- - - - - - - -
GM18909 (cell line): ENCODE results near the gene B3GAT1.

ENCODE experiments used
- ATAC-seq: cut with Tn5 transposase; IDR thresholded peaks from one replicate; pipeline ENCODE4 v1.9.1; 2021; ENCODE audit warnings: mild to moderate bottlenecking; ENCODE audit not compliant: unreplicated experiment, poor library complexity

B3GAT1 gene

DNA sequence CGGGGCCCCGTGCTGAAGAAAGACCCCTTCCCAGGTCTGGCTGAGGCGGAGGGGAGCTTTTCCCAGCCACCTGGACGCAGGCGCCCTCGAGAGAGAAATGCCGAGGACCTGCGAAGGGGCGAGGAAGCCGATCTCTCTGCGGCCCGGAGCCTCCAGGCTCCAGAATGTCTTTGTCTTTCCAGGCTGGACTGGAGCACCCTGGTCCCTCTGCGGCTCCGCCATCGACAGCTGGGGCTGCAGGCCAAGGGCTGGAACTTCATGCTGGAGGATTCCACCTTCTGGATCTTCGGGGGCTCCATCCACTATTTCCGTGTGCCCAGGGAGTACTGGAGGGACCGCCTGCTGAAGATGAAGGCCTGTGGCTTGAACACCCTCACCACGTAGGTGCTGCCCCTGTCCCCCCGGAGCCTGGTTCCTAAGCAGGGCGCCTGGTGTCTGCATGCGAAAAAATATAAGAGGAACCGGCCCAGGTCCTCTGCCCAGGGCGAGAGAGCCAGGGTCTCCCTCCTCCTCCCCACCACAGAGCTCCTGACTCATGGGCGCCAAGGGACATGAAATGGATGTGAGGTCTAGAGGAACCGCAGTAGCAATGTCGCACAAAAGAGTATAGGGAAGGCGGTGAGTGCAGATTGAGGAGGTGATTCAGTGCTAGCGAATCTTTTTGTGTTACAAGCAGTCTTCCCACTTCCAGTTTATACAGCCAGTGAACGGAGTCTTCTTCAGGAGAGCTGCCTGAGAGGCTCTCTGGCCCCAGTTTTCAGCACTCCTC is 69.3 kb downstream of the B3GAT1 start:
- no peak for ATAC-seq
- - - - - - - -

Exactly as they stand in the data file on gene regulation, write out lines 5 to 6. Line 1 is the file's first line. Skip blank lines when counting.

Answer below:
DNA sequence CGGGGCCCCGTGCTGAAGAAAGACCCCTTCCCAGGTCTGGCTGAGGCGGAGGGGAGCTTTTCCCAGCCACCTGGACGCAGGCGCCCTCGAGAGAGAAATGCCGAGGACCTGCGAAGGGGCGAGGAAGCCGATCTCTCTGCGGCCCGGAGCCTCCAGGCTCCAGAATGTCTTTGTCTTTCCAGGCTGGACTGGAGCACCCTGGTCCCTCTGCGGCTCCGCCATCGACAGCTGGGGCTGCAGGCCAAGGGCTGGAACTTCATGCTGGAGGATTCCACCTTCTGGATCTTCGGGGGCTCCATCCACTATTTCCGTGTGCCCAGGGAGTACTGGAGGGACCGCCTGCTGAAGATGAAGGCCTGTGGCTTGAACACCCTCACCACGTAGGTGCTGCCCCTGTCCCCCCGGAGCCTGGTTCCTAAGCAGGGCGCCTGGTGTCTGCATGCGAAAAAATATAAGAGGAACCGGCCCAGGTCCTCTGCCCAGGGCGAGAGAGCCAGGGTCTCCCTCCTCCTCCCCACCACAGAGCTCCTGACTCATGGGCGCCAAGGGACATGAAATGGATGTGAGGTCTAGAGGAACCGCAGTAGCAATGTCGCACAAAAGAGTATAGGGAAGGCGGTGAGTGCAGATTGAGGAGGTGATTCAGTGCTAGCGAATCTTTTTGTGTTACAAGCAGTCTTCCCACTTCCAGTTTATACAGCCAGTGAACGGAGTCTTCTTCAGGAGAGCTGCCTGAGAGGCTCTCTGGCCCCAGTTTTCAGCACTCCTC is 69.3 kb downstream of the B3GAT1 start:
- no peak for ATAC-seq